It's CES 2015 and the team members of Budapest and Boston-based startup Liber8 Technology are panicking. Its first product, a curved E Ink smart bracelet named the Tago Arc, which has been two and a half years in the making, is almost ready for its Indiegogo debut. And LookSee Labs has just announced a curved E Ink smart bracelet at the world's biggest tech show in Las Vegas.
"Really it was a nightmare," Liber8 co-founder and director of communications Nikoletta Szirmay told Wareable. "We said 'wow, this can't be true, they are doing the same thing'. This was before our campaign, when there were only four of us including myself and the founder Zoli Kovacs."
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As it turned out, the LookSee bangle uses Bluetooth to send customisable patterns to the curved display and lasts for a year on one charge. The Tago Arc's clever use of NFC for that connection and the fact that the E Ink display is so low power means the wearable can draw enough energy from your smartphone during the transfer. That's right, it never needs charging.
Since then, Liber8 has focused on designing a high fashion wearable that allows the wearers to swap out patterns to change its aesthetics. So much so, in fact, that Kovacs and Szirmay decided against sending alerts to the bracelet, even though this would still be possible with the no-charge NFC system.
"We just want to have one high fashion bracelet with a seamless user experience," said Szirmay. "You just have to tag and wear and it looks like real, high fashion jewellery. Women can fall in love with it but they can also express themselves."
Merging jewellery and tech
Liber8 has working tech prototypes of the Tago Arc, in plastic, and a design prototype of what the $250 smart bracelet should look and feel like when it ships to over 500 Indiegogo backers in December.
First, the tech - the curved E Ink screen is exactly what you'd expect - a little washed out right now, like a Kindle display, but Szirmay says that a priority is to improve contrast in the final model. The NFC transfer of a new pattern from the Tago app was quick - less than the 15 seconds Liber8 quoted during the campaign and Liber8 says it can be as short as one to three seconds.
As with any NFC connection, the bracelet has to be held right up to the smartphone to make the transfer - a small way that Bluetooth has the upper hand but definitely worth it considering the Arc never needs charging. And just to prove that Liber8 can put any pattern on the bracelet - that is approved for its Tago community launching this autumn - we are treated to Wareable's logo displayed on one of the prototypes.
As for the design, we tried on the stainless steel prototype of the cuff and it felt nice and expensive, a bit heavy but not too much to cause concern and again, it should be lighter in the final product. The Arc will come in silver, gold and black finishes and because Liber8 just tipped over $100,000 in its campaign, every backer will get a colourful silicone band too.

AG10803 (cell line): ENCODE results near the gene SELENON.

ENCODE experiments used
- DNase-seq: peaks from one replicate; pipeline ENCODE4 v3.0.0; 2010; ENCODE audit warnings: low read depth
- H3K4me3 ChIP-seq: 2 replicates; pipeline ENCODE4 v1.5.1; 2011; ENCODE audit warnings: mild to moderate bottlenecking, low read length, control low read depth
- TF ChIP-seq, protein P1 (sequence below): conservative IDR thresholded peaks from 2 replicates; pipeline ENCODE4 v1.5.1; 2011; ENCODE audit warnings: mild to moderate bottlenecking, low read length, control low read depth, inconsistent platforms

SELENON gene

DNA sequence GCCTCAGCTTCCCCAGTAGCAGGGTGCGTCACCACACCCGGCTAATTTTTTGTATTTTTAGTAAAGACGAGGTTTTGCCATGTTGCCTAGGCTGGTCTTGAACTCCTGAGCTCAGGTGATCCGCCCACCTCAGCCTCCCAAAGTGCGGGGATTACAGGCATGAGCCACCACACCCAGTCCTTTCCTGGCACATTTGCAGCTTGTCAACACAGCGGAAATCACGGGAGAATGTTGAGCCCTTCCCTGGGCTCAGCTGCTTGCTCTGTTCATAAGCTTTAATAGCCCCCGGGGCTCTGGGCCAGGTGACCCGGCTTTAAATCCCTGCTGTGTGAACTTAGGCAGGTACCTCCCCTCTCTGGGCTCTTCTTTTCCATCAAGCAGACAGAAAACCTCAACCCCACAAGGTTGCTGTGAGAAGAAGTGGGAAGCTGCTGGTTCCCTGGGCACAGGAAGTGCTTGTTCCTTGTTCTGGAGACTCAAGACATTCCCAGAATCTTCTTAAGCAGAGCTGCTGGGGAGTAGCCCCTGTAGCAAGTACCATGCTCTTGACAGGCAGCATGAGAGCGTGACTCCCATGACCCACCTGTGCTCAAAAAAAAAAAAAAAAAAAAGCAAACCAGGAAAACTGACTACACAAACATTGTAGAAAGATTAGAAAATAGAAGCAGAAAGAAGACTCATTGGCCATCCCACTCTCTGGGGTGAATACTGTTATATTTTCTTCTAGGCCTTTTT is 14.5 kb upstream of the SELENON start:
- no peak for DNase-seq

Put simply, if Liber8 can build a smart bracelet that looks and feels like its design prototype - with a wide, curved E Ink display and a slim metal band - without compromising on the tech that seems to perform in our brief demo, then it will have a winner on its hands and backers won't be disappointed.
The fashion element
The Tago community, which will be live before backers receive their bracelets, will allow approved designs to be sold for $1 - $5, with higher rates for limited edition patterns from well known names. Liber8 is in talks with Maison Marquise, a design house based in Budapest which favours monochrome bird prints, to become one of the first labels to offer bespoke patterns for around $20 each. Currently, it has a few contributors, in Budapest, Scotland, Singapore, creating graphics and it's looking to entice students interested in earning money.
Ultimately, Liber8 knows that building a trusted fashion brand takes years so it is both looking for investors to continue to develop its technology and for partners to use its tech in existing fashion lines.
"Getting into the fashion world is a really big challenge," said Szirmay. "We went to Paris Fashion Week just to meet people and get feedback but companies wait years to show there. We also do a lot of work in the US but from everyone I talk to and everything I read, I think London is doing wearable tech better."
"We are looking for partnerships to develop this display in other sizes," she said. "Maybe we can build this display into other wearables, for example bags, belts, sunglasses and so on. Liber8 would still focus on the technology."
The startup might not have shipped its crowdfunded bracelets yet but it has the "sweet problem" of more potential demand than it can produce with its team of ten people. The Indiegogo campaign was most popular in the US, the UK and South Korea but Liber8 has also had lots of interest from China and Japan. With its focus on playfulness and customising personal style, it's a neat fit for Asia.
"We have businesses in China and Japan who are interested but we have been warned that if the product is shown on Chinese TV, we will get millions of orders. Maybe next year."